Jan 16, 2004
Quantum dots could be toxic to cells
Researchers from the University of California at San Diego, US, have investigated the toxicity of semiconductor quantum dots to cells. Under certain conditions, quantum dots with a core of cadmium selenide (CdSe) proved to be acutely toxic.
“Quantum dots are great biological labels for long-term tracking of live cells in vitro,” the university’s Sangeeta Bhatia told nanotechweb.org. “In this application, the toxicity of zinc sulphide-capped CdSe quantum dots is negligible - we showed that quantum dots remain intracellular and fluorescent even after a week in culture with sensitive primary cells, with no effects on viability or function.”
But Bhatia reckons the outlook is more bleak for in vivo applications. “Long-term ultraviolet (UV) exposure resulted in high levels of cadmium-ion formation and cytotoxicity in hepatocytes [liver cells],” she explained. “Even with an inorganic (ZnS) and organic (BSA) capping layer, cadmium release still occurred.”
Bhatia and colleagues prepared CdSe quantum dots using the solvent tri-n-octylphosphine oxide (TOPO) in an inert atmosphere and employed mercaptoacetic acid (MAA) to make the dots water-soluble. These quantum dots were not cytotoxic. But exposing TOPO-coated quantum dots to air before modifying them with MAA produced quantum dots that did cause cytotoxic effects. Applying UV light to MAA-coated CdSe dots had the same effect. The researchers believe that both these findings were due to the release of free cadmium ions from the quantum-dot cores.
The scientists also looked at the protective effect of adding one or two monolayers of ZnS as a surface coating on the quantum dot. The coating virtually eliminated cytotoxicity following exposure of the quantum dots to air, but UV light did still induce some cytotoxicity. Adding a protein shell of bovine serum albumin (BSA) around the ZnS-capped quantum dot reduced this toxicity further but did not remove it completely.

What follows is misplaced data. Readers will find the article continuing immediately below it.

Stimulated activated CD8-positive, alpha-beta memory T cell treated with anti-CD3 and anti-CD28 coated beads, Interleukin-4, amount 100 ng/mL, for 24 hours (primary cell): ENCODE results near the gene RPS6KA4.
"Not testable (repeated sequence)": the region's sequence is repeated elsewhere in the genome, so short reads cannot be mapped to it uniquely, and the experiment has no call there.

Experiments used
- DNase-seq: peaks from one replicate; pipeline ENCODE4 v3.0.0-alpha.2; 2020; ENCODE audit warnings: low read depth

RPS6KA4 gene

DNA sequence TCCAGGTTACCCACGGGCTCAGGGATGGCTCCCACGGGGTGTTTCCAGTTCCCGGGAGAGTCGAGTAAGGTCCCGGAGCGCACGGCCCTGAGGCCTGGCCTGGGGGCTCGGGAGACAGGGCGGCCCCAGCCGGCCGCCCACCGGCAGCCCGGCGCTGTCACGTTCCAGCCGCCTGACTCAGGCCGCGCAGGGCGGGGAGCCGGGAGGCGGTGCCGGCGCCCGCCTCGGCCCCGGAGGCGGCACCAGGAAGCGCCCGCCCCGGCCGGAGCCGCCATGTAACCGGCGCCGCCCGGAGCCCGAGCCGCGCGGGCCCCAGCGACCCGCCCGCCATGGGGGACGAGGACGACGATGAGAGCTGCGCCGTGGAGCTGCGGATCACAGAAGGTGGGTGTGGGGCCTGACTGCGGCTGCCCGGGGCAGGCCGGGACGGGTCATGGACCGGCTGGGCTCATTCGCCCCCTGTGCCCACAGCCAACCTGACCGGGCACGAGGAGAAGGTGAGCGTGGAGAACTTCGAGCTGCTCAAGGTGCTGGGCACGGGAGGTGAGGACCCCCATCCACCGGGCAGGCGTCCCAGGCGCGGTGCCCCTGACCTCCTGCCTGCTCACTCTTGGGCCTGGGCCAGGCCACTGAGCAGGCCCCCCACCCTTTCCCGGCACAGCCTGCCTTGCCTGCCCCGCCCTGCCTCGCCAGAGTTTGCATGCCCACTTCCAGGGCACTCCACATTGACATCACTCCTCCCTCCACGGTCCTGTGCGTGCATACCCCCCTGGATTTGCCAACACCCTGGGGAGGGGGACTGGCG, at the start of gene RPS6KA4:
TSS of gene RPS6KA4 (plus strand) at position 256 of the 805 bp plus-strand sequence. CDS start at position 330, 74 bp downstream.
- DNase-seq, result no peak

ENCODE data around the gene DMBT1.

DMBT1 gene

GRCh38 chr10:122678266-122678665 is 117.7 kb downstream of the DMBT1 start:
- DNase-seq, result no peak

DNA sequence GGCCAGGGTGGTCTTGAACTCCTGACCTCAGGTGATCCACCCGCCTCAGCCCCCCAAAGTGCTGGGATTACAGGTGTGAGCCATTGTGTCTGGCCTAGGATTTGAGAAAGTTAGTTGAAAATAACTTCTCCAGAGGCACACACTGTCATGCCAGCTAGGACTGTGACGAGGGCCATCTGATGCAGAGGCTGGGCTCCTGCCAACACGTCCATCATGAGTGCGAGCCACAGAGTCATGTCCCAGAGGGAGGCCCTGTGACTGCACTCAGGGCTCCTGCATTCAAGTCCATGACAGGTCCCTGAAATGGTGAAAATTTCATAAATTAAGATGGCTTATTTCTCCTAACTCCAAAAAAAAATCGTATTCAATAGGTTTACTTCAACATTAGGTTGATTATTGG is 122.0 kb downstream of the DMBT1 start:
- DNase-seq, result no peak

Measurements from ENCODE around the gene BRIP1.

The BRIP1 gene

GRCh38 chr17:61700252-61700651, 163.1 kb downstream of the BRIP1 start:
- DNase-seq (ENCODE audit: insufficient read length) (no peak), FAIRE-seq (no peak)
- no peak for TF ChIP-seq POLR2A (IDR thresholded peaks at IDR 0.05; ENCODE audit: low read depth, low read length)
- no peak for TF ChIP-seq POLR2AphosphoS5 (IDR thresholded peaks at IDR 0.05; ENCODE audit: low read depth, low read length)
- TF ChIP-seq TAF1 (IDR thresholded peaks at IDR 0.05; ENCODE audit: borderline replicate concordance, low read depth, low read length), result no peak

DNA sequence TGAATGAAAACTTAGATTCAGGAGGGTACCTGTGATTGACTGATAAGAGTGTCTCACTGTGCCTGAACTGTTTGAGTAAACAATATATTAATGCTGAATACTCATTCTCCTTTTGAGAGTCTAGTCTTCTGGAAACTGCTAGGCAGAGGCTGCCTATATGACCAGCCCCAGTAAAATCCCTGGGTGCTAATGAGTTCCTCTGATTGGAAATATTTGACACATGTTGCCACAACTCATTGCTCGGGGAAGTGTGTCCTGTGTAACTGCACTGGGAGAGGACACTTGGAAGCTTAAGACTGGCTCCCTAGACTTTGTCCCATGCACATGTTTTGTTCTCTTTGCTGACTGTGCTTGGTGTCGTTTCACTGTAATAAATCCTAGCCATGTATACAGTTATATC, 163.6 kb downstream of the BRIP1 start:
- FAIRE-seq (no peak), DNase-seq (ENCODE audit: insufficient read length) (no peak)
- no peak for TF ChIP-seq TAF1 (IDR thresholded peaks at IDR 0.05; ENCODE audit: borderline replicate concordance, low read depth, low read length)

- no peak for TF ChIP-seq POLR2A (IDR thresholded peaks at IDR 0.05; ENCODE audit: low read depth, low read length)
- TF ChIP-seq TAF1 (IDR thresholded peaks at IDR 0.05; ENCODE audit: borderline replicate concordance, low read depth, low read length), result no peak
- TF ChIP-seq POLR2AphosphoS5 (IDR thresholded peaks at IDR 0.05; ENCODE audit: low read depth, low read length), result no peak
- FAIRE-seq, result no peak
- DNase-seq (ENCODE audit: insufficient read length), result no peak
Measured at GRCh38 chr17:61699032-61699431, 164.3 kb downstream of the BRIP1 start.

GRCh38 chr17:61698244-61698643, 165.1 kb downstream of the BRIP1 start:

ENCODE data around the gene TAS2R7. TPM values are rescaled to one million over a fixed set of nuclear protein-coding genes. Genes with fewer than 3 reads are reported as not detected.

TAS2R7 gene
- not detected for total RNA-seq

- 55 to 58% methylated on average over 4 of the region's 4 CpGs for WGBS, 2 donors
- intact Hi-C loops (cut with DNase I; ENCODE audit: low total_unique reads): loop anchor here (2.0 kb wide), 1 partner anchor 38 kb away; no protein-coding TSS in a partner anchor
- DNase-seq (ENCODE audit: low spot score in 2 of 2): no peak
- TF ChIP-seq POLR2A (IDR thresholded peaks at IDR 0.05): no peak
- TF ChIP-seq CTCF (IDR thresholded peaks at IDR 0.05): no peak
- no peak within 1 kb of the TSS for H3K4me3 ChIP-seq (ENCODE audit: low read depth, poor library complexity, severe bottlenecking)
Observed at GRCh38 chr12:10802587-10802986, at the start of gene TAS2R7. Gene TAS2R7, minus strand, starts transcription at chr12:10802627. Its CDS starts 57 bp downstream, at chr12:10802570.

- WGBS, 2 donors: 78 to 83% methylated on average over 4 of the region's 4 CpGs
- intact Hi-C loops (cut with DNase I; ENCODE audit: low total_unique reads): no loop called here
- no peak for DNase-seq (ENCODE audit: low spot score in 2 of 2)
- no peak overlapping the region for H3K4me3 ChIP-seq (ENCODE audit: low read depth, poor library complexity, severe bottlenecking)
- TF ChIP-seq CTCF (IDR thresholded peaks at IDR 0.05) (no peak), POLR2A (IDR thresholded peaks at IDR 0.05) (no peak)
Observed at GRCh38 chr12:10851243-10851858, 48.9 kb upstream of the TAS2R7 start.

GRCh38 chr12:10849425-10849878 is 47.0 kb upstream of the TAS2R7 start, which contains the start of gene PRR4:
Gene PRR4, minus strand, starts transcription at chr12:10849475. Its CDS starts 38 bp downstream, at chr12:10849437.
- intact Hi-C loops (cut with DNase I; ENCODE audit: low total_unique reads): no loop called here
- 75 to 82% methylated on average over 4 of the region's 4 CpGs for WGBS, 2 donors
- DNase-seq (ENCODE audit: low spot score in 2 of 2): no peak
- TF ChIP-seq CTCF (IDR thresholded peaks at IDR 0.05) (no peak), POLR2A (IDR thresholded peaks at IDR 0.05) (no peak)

While Bhatia says such a high level of UV exposure would not normally occur in vivo, there are other mechanisms of oxidation (for example phagocytosis by macrophages) that could cause breakdown of the particles. “In any case, to be cleared from the body, these particles must be broken down, as their size dictates clearance intact would be a rare event,” she added.
Now, the researchers plan to look at the non-specific uptake and clearance of a variety of nanoparticles and particle coatings. “If therapeutic particles are to be designed, some thought must be given to their breakdown and exit from the body,” said Bhatia. “Additionally, non-specific uptake of circulating nanoparticles by macrophages of the reticuloendothelial system (RES) [in the liver] is a reality (though strategies exist to evade this system).”
The researchers reported their work in Nano Letters.
About the author
Liz Kalaugher is editor of nanotechweb.org.